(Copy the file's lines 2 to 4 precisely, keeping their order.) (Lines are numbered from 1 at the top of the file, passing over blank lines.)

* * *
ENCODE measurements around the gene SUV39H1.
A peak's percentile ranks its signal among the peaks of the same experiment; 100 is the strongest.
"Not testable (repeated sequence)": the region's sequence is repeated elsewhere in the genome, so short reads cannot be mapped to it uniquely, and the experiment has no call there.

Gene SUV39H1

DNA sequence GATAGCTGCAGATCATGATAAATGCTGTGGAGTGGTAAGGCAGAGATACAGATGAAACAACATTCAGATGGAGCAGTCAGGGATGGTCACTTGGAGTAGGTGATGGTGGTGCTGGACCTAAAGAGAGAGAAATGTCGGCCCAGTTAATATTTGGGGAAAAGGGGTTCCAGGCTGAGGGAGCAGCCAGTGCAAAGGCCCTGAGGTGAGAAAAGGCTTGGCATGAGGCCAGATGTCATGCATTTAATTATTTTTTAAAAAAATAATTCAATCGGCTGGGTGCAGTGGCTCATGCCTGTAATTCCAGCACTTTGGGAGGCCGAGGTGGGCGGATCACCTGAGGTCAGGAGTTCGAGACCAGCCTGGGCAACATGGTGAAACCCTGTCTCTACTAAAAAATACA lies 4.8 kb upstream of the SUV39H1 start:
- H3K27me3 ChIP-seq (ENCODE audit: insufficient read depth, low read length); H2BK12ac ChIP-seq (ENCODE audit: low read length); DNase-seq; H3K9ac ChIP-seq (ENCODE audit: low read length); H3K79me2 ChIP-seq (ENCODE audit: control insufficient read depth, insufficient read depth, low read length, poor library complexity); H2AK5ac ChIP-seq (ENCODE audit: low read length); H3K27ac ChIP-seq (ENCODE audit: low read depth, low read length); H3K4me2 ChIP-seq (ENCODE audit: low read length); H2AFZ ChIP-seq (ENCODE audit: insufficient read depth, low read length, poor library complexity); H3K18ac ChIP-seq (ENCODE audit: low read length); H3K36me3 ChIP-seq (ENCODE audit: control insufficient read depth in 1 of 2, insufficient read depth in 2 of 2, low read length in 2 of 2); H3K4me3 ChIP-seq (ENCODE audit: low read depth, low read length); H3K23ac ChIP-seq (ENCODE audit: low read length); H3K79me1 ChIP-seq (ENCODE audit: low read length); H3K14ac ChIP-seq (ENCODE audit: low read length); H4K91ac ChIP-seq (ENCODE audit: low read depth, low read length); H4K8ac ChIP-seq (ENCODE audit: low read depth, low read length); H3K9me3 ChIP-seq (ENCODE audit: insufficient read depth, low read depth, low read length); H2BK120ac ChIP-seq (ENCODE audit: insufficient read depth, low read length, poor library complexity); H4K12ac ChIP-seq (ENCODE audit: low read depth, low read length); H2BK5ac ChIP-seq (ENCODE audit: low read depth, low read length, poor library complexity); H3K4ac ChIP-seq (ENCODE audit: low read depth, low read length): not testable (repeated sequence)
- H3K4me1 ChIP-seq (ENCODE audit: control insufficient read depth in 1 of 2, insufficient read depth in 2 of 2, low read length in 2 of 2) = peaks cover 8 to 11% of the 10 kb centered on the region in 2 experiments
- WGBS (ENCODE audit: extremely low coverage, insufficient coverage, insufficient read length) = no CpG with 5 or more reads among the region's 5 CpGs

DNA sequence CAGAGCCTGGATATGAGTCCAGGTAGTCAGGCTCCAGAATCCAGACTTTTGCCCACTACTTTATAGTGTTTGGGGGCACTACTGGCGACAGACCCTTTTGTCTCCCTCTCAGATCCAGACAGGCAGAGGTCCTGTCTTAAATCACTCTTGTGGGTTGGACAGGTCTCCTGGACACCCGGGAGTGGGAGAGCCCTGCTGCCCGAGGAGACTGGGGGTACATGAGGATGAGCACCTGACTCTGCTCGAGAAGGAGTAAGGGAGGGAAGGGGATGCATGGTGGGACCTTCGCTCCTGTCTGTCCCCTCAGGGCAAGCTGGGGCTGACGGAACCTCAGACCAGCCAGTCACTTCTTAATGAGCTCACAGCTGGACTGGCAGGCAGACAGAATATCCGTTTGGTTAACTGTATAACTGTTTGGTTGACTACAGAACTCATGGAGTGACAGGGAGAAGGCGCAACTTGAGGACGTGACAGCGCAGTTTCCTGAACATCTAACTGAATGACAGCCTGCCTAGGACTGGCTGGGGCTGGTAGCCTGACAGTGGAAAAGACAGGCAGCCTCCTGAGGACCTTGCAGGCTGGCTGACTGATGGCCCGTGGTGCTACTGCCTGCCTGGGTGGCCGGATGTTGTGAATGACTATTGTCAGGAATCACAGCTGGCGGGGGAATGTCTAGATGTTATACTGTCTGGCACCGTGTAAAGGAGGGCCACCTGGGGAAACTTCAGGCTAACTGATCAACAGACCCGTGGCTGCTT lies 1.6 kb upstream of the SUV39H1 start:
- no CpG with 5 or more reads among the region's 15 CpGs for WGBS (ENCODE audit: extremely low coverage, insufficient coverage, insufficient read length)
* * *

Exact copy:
A peak's percentile ranks its signal among the peaks of the same experiment; 100 is the strongest.
"Not testable (repeated sequence)": the region's sequence is repeated elsewhere in the genome, so short reads cannot be mapped to it uniquely, and the experiment has no call there.

Gene SUV39H1